This is, of course, a tempest in a teapot. I could just as well campaign for the elimination of “Jews” as a pejorative plural, and insist on using “Jewish people” to emphasize our status as human beings. But I can’t be bothered. (Of course, “Jewess” is no longer a viable word for a Jewish female (have they been erased?), so perhaps even “Jews”, construed as plural for the formerly male term “Jew”, should now be “Jewx”.)

From the Pew Poll:

 

h/t: Wayne

Matthew Yglesias: Woke language change isn’t meant to improve society, but to increase inequality

January 22, 2023 • 10:50 am

Now I’m not sure that the word “tribe” in my title is an Approved Progressive Left Term®, but I can’t think of a better one for the nonce. And if that word were erased by the woke, according to this new article by Matthew Yglesias on his Substack site, I wouldn’t have much reason to complain. According to Yglesias, beefing about language changes, like the recent elimination of the word “field” and suggested replacement with “practicum” by the School of Social Work at USC, is going after low-hanging fruit, “one of the lowest forms of reactionary politics”.  Does that make me and my fellow beefers “reactionaries”? Read by clicking the headline, and subscribe if you read regularly:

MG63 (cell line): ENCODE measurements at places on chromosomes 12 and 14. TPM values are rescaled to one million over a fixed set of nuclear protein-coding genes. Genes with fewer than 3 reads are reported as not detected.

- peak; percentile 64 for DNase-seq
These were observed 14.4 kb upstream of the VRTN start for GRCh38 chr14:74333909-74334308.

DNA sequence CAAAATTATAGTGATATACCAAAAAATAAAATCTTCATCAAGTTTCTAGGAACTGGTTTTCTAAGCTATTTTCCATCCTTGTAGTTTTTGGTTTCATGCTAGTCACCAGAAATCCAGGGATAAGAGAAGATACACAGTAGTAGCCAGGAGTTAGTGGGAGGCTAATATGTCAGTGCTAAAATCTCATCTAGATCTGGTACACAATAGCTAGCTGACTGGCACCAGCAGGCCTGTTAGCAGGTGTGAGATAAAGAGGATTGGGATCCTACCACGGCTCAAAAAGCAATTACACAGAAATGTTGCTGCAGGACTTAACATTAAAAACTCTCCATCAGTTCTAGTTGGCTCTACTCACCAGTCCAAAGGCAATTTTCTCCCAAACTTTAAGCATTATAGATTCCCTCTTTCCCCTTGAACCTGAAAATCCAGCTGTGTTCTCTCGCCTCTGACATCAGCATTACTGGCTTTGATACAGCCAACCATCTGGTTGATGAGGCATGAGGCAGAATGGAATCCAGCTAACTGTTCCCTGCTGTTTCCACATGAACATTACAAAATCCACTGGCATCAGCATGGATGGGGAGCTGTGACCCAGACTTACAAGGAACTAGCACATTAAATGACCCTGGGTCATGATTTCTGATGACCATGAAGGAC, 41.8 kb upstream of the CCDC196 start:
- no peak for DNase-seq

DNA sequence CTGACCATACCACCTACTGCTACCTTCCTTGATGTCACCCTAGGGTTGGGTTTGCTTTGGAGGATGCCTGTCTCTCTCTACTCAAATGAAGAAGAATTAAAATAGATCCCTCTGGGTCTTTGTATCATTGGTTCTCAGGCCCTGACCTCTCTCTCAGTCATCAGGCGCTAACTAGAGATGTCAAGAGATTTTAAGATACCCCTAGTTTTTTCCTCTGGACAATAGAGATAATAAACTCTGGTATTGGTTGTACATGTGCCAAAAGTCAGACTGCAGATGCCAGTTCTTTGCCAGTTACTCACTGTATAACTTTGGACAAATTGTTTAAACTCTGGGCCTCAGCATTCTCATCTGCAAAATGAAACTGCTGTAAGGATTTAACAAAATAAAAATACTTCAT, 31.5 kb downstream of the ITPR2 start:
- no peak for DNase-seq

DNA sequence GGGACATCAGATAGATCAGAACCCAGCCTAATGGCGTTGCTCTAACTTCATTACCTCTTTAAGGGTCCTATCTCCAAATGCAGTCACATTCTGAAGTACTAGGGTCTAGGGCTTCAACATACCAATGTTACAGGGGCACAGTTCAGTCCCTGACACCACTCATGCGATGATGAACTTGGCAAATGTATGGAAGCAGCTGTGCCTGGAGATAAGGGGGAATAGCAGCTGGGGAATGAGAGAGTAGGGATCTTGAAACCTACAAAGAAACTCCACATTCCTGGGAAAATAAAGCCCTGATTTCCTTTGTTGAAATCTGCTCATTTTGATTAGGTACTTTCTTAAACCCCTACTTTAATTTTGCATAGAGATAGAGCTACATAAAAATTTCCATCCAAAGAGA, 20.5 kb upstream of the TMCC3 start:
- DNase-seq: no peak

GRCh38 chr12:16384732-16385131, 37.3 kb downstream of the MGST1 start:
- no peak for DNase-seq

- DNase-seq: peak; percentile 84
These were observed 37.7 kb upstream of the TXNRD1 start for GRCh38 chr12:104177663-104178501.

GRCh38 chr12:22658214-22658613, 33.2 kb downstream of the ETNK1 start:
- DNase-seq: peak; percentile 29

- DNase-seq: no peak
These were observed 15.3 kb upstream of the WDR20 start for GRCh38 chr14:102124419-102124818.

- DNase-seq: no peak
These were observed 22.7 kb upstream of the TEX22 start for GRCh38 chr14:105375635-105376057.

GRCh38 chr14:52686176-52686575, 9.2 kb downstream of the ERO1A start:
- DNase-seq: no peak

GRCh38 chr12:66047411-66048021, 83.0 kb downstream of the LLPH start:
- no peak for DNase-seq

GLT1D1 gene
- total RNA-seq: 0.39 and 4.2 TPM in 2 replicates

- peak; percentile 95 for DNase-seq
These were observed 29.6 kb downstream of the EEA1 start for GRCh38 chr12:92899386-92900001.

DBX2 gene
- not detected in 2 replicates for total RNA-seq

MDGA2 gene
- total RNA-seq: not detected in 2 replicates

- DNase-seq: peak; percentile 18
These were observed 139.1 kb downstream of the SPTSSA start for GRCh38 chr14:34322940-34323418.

Yglesias, whose work I’m not that familiar with, was inspired by reading a John le Carré novel, A Murder of Quality. The novel apparently involves a British family who comes into money but isn’t of upper-class origin, and so has to learn proper upper-class British manners, like peeling an apple and then quartering it before eating it. This makes no sense to me, but that’s the point: this way of eating signals one’s membership in the club, which is necessary (along with money) to settle onself in the right circles.